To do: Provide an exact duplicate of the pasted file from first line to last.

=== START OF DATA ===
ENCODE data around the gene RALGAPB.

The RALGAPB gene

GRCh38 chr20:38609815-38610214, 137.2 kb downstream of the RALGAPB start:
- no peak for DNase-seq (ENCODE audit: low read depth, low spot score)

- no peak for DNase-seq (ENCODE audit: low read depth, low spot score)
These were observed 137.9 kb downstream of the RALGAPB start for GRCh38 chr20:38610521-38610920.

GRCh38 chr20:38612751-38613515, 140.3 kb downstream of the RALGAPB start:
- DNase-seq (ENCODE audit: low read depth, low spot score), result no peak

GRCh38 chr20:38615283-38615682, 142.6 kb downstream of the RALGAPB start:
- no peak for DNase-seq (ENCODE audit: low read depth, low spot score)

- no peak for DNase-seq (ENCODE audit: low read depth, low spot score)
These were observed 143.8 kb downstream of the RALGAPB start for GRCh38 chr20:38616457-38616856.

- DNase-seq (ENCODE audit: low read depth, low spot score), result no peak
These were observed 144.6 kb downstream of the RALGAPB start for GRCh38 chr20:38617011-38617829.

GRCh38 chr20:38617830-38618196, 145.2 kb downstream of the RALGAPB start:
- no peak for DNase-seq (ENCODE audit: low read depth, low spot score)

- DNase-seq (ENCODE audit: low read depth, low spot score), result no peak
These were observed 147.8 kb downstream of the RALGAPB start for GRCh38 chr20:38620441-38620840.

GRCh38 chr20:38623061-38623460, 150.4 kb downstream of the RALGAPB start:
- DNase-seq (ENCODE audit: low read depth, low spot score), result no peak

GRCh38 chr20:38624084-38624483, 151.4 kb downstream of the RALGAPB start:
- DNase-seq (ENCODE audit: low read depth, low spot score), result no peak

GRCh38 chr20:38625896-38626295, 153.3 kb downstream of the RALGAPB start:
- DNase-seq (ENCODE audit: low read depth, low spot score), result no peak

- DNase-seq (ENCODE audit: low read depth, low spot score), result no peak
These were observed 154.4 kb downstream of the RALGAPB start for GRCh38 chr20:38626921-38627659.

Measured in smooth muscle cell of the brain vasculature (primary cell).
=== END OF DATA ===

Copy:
ENCODE data around the gene RALGAPB.

The RALGAPB gene

GRCh38 chr20:38609815-38610214, 137.2 kb downstream of the RALGAPB start:
- no peak for DNase-seq (ENCODE audit: low read depth, low spot score)

- no peak for DNase-seq (ENCODE audit: low read depth, low spot score)
These were observed 137.9 kb downstream of the RALGAPB start for GRCh38 chr20:38610521-38610920.

GRCh38 chr20:38612751-38613515, 140.3 kb downstream of the RALGAPB start:
- DNase-seq (ENCODE audit: low read depth, low spot score), result no peak

GRCh38 chr20:38615283-38615682, 142.6 kb downstream of the RALGAPB start:
- no peak for DNase-seq (ENCODE audit: low read depth, low spot score)

- no peak for DNase-seq (ENCODE audit: low read depth, low spot score)
These were observed 143.8 kb downstream of the RALGAPB start for GRCh38 chr20:38616457-38616856.

- DNase-seq (ENCODE audit: low read depth, low spot score), result no peak
These were observed 144.6 kb downstream of the RALGAPB start for GRCh38 chr20:38617011-38617829.

GRCh38 chr20:38617830-38618196, 145.2 kb downstream of the RALGAPB start:
- no peak for DNase-seq (ENCODE audit: low read depth, low spot score)

- DNase-seq (ENCODE audit: low read depth, low spot score), result no peak
These were observed 147.8 kb downstream of the RALGAPB start for GRCh38 chr20:38620441-38620840.

GRCh38 chr20:38623061-38623460, 150.4 kb downstream of the RALGAPB start:
- DNase-seq (ENCODE audit: low read depth, low spot score), result no peak

GRCh38 chr20:38624084-38624483, 151.4 kb downstream of the RALGAPB start:
- DNase-seq (ENCODE audit: low read depth, low spot score), result no peak

GRCh38 chr20:38625896-38626295, 153.3 kb downstream of the RALGAPB start:
- DNase-seq (ENCODE audit: low read depth, low spot score), result no peak

- DNase-seq (ENCODE audit: low read depth, low spot score), result no peak
These were observed 154.4 kb downstream of the RALGAPB start for GRCh38 chr20:38626921-38627659.

Measured in smooth muscle cell of the brain vasculature (primary cell).